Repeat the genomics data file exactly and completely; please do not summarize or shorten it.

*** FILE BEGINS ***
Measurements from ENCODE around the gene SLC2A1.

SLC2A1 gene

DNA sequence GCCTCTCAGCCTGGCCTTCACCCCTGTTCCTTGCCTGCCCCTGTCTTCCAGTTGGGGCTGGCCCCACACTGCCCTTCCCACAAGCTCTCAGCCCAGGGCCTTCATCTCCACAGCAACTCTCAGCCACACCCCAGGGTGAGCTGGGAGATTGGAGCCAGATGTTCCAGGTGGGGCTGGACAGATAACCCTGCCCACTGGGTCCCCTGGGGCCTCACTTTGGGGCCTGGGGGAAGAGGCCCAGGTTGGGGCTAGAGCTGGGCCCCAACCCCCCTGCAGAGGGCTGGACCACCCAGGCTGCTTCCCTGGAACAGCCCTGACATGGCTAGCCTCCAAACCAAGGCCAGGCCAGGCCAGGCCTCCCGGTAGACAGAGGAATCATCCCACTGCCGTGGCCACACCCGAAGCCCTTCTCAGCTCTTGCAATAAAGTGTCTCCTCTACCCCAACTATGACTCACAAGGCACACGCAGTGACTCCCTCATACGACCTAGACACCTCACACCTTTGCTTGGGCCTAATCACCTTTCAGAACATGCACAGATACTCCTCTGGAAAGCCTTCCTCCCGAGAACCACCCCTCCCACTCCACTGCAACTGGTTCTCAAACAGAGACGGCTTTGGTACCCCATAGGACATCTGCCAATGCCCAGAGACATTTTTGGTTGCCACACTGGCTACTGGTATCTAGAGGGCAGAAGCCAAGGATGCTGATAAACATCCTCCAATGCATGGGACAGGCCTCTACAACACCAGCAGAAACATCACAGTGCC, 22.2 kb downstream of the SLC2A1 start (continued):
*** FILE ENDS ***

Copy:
Measurements from ENCODE around the gene SLC2A1.

SLC2A1 gene

DNA sequence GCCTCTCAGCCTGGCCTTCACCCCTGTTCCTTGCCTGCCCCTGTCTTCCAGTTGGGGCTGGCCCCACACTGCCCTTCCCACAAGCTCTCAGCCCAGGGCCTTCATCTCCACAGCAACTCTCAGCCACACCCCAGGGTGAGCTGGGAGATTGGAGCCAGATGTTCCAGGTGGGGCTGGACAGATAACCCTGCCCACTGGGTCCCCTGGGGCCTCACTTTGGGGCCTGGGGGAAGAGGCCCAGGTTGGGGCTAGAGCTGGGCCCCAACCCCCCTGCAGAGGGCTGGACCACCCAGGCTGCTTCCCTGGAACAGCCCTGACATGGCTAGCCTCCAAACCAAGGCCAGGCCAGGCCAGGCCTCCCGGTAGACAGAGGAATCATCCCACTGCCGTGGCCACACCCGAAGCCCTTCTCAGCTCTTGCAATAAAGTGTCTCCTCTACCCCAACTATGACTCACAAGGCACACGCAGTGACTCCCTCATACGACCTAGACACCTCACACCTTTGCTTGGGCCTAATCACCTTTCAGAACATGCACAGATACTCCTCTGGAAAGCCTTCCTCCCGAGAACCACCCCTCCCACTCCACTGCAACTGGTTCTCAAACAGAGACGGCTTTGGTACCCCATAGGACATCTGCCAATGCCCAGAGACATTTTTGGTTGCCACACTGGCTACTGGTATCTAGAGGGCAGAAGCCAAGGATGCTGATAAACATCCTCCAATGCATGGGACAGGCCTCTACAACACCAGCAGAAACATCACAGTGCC, 22.2 kb downstream of the SLC2A1 start (continued):